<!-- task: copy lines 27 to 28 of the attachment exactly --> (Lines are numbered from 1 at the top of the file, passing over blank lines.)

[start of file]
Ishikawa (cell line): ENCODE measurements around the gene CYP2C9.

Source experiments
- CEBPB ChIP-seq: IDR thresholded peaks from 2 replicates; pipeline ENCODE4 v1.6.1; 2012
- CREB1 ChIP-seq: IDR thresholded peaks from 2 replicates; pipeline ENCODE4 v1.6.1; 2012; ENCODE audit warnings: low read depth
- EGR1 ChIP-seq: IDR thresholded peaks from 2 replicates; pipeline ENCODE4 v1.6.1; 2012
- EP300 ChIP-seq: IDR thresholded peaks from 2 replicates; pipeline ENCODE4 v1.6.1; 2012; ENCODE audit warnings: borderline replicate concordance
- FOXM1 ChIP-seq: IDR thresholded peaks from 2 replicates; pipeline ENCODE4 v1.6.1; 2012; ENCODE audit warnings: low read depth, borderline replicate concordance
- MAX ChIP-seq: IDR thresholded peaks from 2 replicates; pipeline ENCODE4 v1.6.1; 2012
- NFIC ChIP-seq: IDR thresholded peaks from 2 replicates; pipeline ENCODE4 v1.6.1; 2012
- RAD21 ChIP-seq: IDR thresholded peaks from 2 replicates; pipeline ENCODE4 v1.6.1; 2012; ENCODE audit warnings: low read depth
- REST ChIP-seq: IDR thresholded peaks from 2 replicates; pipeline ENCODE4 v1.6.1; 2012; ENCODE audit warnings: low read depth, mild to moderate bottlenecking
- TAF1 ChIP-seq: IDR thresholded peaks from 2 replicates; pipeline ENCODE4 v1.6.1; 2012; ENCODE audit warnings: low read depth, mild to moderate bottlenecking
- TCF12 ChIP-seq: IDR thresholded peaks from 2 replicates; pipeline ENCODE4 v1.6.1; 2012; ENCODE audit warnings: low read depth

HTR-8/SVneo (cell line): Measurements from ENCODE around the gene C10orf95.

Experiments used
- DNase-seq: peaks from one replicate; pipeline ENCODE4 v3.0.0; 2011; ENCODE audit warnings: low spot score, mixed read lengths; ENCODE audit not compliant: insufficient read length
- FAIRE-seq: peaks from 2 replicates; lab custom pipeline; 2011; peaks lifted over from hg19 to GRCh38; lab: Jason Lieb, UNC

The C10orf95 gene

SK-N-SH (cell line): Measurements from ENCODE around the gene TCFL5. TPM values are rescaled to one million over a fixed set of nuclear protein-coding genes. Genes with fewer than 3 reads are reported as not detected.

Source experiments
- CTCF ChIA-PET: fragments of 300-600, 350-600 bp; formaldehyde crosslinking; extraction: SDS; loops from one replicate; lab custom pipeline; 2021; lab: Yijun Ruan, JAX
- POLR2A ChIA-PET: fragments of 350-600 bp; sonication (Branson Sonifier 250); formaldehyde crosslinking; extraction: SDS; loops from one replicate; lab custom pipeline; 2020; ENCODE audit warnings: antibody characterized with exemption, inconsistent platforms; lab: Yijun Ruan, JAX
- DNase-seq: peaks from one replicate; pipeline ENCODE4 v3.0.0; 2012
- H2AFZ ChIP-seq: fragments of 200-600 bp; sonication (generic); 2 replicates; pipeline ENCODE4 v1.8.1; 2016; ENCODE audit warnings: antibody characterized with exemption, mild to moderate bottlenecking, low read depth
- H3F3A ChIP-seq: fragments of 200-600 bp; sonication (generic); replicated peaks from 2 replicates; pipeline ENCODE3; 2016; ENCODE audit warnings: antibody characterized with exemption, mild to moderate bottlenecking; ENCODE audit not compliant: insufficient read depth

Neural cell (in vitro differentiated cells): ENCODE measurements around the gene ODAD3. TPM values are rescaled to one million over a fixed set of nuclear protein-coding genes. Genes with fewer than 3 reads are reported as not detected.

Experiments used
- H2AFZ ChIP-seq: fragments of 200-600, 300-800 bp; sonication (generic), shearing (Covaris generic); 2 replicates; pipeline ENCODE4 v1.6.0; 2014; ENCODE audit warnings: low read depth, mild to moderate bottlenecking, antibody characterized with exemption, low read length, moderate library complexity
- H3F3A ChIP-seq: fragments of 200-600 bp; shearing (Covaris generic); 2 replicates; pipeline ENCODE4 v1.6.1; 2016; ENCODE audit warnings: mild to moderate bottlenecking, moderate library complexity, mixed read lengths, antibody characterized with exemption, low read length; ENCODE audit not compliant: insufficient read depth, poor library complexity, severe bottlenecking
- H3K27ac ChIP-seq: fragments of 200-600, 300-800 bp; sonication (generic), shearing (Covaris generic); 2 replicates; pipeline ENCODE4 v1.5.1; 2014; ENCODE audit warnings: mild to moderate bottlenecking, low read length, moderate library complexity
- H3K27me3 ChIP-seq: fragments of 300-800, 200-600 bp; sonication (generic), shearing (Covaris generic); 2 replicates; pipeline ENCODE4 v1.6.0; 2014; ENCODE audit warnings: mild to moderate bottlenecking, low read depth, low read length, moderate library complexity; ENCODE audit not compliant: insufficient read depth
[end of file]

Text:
Experiments used
- H2AFZ ChIP-seq: fragments of 200-600, 300-800 bp; sonication (generic), shearing (Covaris generic); 2 replicates; pipeline ENCODE4 v1.6.0; 2014; ENCODE audit warnings: low read depth, mild to moderate bottlenecking, antibody characterized with exemption, low read length, moderate library complexity